Catmasutra II - Afternoon Tea

This painting, completed for the Catmasutra II exhibition weaves the Catmasutra cat in and around Chinese culture! Singapore being such an urbanized city, it's easy to get carried away with all the modernity and cultural imperialism of Western culture. But somehow, everything always returns to its origin after making a cycle or several cycles. Haha I think growing up with Chinese martial arts flicks had created more of an impression than studying Mandarin in school! Jiǔ is the Chinese word for all alcoholic beverages, with the same character used in Japanese (pronounced sake) and Korean (pronounced ju), and it is one beverage commonly found in martial arts flicks (notably Drunken Fist, Drunken Monkey, etc haha). Jiǔ also had a great impact on Chinese artists as many of the masterpieces were created in states of drunkenness! (hmmm... what was I drinking when I was painting this?) The Saint of Calligraphy , Xizhi was unable to outdo his most outstanding work, "Orchid Pavilion Prologue" because that piece was completed when he was drunk! wahahaha! And Chinese tea, it's an art and let's just say I have to catch up with my heritage... in a big way!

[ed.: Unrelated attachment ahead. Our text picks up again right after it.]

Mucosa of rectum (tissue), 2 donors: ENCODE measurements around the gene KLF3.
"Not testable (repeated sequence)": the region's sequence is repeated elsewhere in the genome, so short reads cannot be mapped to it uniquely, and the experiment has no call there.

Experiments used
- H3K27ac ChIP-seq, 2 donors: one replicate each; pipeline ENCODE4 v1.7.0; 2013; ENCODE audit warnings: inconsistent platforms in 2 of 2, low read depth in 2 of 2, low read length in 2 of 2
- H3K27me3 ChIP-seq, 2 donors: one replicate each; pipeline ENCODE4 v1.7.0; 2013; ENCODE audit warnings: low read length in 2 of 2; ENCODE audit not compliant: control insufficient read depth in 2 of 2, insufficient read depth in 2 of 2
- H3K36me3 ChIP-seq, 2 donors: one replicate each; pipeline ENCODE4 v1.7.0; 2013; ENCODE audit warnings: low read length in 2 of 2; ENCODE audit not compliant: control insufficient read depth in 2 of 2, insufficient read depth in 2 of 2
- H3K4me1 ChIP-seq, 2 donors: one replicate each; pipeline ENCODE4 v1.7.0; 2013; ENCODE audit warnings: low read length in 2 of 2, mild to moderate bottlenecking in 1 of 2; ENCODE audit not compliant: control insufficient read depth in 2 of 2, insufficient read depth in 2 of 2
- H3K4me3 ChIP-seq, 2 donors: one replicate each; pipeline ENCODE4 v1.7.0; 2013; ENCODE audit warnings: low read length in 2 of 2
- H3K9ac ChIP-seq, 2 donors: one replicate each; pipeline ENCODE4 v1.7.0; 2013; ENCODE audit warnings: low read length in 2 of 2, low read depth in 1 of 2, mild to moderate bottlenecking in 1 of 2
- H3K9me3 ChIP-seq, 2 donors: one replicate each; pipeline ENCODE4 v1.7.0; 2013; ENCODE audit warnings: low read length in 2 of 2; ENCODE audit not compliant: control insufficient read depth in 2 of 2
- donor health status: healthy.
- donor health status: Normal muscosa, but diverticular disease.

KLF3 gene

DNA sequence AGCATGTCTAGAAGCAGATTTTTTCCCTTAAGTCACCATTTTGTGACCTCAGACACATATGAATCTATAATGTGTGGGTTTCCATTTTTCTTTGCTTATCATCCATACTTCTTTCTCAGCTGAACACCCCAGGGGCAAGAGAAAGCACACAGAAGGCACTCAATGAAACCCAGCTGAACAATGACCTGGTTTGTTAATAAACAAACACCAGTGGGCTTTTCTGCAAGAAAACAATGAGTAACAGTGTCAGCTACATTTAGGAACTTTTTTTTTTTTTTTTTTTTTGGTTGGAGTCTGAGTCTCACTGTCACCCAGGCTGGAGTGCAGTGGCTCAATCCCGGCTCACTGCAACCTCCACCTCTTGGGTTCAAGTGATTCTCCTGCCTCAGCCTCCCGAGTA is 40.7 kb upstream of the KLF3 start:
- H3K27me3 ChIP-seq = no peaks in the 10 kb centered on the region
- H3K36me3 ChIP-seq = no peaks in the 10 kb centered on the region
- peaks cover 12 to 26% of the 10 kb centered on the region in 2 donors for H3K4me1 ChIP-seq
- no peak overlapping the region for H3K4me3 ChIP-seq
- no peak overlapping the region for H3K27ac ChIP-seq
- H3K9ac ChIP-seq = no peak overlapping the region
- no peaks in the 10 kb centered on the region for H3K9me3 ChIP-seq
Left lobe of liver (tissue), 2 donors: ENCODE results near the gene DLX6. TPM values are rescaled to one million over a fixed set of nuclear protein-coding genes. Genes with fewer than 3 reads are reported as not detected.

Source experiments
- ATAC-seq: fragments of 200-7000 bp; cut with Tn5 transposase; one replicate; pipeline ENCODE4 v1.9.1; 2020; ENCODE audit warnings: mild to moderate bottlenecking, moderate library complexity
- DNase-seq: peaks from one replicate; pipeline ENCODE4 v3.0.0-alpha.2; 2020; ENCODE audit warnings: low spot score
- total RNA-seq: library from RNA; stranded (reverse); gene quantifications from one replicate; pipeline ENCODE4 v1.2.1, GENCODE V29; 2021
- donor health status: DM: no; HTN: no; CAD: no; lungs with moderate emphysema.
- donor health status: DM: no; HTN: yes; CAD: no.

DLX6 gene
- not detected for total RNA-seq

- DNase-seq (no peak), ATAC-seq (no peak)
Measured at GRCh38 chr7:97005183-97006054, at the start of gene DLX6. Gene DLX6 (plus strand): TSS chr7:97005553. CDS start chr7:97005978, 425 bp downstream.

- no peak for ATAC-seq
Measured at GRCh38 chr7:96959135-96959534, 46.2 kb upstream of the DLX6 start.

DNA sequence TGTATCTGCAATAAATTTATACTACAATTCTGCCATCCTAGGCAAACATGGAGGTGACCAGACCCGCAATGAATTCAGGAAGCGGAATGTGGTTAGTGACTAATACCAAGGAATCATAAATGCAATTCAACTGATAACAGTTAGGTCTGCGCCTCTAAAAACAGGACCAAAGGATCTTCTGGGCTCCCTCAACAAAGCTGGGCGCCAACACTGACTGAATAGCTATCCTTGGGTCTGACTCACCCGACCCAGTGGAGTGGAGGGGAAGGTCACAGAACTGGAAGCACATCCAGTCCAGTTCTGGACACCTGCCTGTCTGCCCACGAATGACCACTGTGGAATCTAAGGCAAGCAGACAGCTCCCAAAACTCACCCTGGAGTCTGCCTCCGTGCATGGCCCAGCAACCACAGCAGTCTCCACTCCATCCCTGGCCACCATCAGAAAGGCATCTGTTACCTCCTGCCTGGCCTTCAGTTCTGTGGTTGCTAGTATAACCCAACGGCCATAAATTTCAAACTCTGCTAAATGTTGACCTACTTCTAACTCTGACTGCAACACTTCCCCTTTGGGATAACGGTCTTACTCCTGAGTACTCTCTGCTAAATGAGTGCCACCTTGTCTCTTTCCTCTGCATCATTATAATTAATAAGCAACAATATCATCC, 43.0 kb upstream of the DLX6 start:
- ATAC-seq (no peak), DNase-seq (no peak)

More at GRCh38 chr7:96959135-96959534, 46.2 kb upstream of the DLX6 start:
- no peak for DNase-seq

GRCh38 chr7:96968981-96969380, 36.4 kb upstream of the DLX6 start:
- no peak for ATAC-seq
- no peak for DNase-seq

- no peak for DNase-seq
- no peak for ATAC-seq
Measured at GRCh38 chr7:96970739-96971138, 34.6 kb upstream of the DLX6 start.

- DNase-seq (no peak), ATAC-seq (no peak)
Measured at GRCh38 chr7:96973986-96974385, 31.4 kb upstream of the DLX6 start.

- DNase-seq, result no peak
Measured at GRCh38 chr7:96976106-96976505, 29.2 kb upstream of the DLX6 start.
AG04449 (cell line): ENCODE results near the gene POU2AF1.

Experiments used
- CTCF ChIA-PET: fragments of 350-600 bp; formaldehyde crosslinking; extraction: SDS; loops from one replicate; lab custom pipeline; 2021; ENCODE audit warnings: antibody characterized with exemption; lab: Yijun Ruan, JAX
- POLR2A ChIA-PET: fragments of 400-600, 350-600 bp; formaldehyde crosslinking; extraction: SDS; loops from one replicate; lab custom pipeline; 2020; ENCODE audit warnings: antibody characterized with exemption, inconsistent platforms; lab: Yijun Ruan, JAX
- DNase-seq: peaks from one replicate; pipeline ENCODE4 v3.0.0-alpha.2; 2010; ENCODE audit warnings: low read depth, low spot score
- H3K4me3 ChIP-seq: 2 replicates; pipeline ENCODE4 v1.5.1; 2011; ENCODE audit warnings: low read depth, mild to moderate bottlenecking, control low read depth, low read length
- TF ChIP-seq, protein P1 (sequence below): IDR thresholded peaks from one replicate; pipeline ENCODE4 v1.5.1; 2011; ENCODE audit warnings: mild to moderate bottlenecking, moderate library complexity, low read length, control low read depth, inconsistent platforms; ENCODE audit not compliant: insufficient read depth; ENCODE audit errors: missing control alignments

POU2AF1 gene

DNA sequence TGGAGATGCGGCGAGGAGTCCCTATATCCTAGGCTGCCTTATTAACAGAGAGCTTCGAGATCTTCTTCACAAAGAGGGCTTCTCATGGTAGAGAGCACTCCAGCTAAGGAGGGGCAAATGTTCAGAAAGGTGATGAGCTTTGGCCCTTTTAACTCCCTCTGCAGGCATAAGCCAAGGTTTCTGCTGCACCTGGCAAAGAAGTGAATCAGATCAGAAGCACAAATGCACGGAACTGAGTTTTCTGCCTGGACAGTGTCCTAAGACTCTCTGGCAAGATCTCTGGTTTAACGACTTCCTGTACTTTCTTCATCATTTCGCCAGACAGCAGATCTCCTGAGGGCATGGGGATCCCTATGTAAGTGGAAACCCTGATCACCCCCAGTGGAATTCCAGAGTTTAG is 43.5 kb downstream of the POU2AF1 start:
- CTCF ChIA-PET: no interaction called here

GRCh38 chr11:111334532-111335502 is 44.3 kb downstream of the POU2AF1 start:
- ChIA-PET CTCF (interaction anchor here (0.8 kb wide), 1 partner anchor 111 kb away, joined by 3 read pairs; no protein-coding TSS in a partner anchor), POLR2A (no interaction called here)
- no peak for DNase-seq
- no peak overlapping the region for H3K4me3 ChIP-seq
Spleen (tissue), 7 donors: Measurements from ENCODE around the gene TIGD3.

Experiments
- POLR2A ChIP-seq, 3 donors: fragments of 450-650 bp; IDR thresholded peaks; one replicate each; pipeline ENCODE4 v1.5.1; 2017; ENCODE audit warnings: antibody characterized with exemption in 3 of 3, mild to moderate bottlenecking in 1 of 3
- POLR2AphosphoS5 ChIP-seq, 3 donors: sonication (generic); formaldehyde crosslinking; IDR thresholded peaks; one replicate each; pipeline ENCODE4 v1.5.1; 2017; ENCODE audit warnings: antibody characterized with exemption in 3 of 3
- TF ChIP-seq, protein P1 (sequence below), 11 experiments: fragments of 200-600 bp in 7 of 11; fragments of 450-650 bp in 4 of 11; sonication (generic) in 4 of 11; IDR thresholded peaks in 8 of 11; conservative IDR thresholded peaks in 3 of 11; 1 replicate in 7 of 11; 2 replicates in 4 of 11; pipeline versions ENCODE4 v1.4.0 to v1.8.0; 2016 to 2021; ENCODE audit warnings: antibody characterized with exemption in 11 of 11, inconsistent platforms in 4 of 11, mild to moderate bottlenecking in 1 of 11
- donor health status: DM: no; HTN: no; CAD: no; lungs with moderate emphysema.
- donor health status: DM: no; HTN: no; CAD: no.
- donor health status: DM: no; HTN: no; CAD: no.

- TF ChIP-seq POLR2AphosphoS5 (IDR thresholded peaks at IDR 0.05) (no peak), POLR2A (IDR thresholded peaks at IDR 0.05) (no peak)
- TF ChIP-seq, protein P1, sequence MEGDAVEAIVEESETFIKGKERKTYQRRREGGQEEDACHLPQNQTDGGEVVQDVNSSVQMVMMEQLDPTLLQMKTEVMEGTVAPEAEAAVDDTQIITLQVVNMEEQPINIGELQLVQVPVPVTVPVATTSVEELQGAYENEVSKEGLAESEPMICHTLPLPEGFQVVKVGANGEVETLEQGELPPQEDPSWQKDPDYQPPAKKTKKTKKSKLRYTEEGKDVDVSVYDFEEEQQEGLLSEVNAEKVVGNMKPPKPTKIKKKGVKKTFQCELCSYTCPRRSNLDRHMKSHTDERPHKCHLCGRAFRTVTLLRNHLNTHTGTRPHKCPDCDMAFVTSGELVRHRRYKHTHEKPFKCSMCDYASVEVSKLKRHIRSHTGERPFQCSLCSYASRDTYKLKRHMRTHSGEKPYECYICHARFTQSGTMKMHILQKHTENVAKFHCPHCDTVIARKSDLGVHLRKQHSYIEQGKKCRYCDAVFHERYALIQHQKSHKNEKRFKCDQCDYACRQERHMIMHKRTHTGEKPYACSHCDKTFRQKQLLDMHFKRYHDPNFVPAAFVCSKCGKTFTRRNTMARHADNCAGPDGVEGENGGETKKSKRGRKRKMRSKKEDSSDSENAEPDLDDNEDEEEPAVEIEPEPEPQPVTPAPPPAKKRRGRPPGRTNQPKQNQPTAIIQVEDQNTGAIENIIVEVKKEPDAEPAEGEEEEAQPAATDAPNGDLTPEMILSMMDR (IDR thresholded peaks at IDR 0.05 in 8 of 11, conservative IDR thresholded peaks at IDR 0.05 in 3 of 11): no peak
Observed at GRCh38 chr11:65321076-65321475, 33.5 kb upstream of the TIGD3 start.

I also remember as a kid visiting the neighborhood Chinese medicine shop, and being fascinated with the huge chest of tiny drawers all containing different kinds of herbs. I'm always surprise how by matching different herbs together, you can produce the same compounds in western medicine, but in a more holistic way. Chinese medicine views the body and nature as an inseparable unit, as is the relationship between different organs, tissues, senses, etc. The philosophy behind it is based on Taoist concepts of Yin and Yang, and the aim is to restore harmony or balance to the body. It's funny that I became interested in the ideas of Taoism only when I was studying in Canada!

Of course, there is the famous Huang Fei Hong movie in 1990, the legendary Chinese folk hero, a great martial arts exponent as well as a healer (with chest upon chest of medicine drawers, haha) . I remember walking down Chinatown in Vancouver and was immediately intrigued by the movie poster. Being a sucker for the martial arts genre (which had been dead since the early 80's), the poster was refreshingly calm, quiet, full of confidence and controlled energy, and indeed, the movie heralded the revival of the genre. It was a big hit then and relaunched the period martial arts drama. The next revival of sorts was "Storm Riders" followed by "Hidden Dragon, Crouching Tiger". Hopefully, the next breakthrough will re-define the genre further.

Take a break.
Have some Chinese tea.
Then get drunk on Maotai
(that's really quite disgusting, actually)

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